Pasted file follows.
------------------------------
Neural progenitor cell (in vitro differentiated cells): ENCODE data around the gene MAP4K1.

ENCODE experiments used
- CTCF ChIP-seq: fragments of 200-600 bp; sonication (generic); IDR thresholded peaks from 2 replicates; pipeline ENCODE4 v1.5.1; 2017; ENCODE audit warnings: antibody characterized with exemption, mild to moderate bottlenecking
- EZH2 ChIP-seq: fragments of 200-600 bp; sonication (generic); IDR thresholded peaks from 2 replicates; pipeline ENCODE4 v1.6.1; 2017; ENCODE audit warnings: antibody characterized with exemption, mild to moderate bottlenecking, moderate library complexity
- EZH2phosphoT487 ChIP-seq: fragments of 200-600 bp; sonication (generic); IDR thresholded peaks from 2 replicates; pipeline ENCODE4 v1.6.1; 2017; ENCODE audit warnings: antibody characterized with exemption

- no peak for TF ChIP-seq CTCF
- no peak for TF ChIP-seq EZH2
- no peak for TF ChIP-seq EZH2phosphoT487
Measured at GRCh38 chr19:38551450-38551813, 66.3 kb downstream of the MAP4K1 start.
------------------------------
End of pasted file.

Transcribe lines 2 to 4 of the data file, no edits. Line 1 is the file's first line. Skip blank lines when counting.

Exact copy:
ENCODE experiments used
- CTCF ChIP-seq: fragments of 200-600 bp; sonication (generic); IDR thresholded peaks from 2 replicates; pipeline ENCODE4 v1.5.1; 2017; ENCODE audit warnings: antibody characterized with exemption, mild to moderate bottlenecking
- EZH2 ChIP-seq: fragments of 200-600 bp; sonication (generic); IDR thresholded peaks from 2 replicates; pipeline ENCODE4 v1.6.1; 2017; ENCODE audit warnings: antibody characterized with exemption, mild to moderate bottlenecking, moderate library complexity